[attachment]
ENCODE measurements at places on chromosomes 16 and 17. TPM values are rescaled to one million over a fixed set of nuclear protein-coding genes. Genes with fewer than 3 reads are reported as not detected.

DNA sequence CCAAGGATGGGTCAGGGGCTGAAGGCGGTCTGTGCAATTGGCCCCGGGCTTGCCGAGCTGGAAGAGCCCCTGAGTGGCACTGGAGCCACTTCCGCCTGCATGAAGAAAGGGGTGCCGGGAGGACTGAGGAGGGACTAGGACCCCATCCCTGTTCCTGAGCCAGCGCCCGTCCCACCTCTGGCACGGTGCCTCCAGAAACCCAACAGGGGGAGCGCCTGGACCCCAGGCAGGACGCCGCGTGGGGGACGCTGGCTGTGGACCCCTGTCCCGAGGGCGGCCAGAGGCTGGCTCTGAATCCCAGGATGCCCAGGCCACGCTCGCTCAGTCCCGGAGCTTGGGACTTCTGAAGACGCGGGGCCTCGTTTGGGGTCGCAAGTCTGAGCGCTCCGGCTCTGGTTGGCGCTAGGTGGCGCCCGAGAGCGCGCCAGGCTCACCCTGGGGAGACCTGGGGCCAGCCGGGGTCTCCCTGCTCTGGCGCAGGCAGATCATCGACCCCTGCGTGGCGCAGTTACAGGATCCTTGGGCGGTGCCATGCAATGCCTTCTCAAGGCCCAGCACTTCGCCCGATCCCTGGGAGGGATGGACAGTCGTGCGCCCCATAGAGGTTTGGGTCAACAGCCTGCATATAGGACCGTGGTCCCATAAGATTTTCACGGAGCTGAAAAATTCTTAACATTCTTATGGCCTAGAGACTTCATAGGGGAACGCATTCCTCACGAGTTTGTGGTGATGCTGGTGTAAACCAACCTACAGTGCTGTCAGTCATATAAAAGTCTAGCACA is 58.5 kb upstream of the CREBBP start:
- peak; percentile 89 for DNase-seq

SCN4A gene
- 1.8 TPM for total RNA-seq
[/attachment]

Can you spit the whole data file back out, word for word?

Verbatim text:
ENCODE measurements at places on chromosomes 16 and 17. TPM values are rescaled to one million over a fixed set of nuclear protein-coding genes. Genes with fewer than 3 reads are reported as not detected.

DNA sequence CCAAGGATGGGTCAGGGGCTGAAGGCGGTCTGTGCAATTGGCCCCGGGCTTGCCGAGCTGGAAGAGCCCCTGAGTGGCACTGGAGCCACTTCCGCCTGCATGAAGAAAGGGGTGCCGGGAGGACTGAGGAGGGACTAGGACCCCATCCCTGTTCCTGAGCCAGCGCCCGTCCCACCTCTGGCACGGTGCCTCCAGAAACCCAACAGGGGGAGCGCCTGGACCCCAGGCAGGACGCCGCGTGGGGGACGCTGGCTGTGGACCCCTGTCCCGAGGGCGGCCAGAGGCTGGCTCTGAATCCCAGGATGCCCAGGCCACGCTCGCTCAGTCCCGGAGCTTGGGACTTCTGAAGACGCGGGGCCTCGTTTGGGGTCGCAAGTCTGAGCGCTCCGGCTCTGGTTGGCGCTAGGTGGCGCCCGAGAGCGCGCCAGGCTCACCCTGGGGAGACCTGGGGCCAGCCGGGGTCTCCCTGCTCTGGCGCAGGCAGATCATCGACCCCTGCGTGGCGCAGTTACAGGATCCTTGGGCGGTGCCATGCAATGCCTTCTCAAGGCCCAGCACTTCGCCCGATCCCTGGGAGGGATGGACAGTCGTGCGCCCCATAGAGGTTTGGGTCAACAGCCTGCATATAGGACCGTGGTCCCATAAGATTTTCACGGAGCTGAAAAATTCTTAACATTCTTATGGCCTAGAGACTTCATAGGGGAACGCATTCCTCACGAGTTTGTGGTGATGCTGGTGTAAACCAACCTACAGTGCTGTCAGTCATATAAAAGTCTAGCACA is 58.5 kb upstream of the CREBBP start:
- peak; percentile 89 for DNase-seq

SCN4A gene
- 1.8 TPM for total RNA-seq